Police in Zanzibar have said Katie Gee and Kirstie Trup should return to the Indian Ocean island to help find the two men who attacked them with acid.
Mussa Ali Mussa, Zanzibar's police commissioner, said he would like the women to return to the country to help identify their two male attackers.
He told the Evening Standard: "It will depend on the circumstances of the investigation but yes, we shall ask them [to return to Zanzibar]. We shall contact the UK authorities."
A source added: "They did not recognise their attackers - they had not seen them before - but they would if they saw them again."
Gee and Trup, both 18, have also said they would be able to identify the men, giving hope to investigators trying to catch their attackers.
Police commander Faustine Shilogile said in an interview recently: "We are no closer to finding who was responsible for this. But this is a serious police investigation, and we are doing everything we can."
The women had been in Zanzibar working at the St Monica nursery school as volunteers with a charity called Art in Tanzania after completing their A-levels. They were on the last week of their trip in Stone Town when two men approached them, smiled, and threw acid in their faces.
Both suffered burns to their faces, chests, arms and hands and both will need to have skin grafts to repair the damage caused.
Trup, who was released from hospital earlier this week, is due back for an operation today. She managed to minimise her injuries by jumping into the sea.
Gee, who suffered 50% burns to her torso and 80% to her right arm, remains in Chelsea & Westminster hospital after undergoing an operation.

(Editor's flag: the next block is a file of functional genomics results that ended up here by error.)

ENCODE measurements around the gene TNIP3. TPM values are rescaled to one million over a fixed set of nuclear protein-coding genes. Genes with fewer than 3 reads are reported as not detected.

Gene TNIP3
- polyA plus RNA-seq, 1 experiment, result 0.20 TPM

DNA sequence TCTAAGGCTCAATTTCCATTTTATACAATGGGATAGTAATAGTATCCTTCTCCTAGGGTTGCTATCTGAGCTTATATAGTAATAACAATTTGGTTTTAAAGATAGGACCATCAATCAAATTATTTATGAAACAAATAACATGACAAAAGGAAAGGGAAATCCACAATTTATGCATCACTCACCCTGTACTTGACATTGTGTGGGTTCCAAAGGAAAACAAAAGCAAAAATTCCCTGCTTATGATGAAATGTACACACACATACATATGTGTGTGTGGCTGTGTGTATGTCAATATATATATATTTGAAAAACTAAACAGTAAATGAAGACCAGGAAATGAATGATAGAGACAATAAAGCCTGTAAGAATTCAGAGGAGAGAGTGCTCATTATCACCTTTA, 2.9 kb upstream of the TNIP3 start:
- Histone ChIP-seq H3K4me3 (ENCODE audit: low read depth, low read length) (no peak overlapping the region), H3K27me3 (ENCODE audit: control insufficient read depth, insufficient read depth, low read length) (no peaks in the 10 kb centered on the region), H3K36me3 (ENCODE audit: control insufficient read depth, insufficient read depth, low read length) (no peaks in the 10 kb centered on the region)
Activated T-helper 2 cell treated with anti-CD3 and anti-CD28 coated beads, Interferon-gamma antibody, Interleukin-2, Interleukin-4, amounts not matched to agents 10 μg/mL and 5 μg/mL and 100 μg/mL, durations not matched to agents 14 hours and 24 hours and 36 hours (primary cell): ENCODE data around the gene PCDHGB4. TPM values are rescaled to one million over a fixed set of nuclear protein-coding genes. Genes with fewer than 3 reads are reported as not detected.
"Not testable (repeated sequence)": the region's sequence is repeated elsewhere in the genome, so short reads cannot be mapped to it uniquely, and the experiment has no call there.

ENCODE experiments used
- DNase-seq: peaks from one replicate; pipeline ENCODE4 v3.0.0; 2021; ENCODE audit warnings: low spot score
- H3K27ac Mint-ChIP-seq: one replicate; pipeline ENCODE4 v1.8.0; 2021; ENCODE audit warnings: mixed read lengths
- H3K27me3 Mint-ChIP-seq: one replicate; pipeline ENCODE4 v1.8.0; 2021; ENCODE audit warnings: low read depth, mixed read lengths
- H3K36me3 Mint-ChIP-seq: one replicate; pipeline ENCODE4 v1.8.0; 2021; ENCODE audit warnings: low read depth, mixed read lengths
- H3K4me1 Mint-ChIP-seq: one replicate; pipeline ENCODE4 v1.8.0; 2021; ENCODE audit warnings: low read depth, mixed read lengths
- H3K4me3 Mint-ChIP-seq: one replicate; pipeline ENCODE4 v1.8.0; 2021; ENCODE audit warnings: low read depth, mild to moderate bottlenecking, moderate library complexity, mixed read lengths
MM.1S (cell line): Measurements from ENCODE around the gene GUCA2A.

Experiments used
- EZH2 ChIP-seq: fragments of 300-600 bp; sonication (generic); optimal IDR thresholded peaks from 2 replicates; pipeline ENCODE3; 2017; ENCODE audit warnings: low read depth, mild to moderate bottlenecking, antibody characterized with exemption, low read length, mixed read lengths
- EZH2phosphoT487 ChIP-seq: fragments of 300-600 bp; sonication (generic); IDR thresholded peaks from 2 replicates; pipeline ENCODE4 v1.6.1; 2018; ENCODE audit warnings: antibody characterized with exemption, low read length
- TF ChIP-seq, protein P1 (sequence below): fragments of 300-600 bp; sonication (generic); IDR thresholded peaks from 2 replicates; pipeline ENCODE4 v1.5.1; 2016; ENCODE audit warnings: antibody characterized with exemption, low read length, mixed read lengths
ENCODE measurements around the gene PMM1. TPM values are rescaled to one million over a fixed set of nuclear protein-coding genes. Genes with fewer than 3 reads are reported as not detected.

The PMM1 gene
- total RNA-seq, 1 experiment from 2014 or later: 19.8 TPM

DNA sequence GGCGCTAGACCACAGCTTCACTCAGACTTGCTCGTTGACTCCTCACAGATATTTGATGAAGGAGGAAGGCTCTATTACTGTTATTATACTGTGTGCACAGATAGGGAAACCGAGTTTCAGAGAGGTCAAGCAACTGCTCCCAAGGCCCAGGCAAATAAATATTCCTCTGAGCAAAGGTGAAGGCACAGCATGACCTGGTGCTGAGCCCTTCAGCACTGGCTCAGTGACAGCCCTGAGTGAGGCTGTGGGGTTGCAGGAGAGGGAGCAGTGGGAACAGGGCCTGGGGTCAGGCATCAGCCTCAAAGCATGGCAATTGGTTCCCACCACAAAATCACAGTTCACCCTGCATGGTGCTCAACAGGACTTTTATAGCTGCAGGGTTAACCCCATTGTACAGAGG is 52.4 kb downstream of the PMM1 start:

Doug Morris, Gee's mother's partner, said they have not considered returning to Zanzibar to aid the police investigation as their focus is on her recovery.
"We are not in a position to comment for the Trup family, but Katie is not in a position to travel. She is not in the condition to travel, and the family's primary concern is her recovery," Morris said.
"Everybody wants to see justice done, but we have got to wait until Katie can travel."
The motive behind the attack is currently unknown. Some reports suggest it was carried out by members of a radical Muslim group wishing to install stricter sharia law on the island, while others have said they were attacked for refusing the sexual advances of the two men. It also emerged the pair had argued with a shopkeeper in the days prior to the attack.
Another friend said they may have been targeted because they are Jewish, while a spokesman for Art in Tanzania said they might not have been dressed appropriately in the Muslim country - a suggestion both women's families have denied.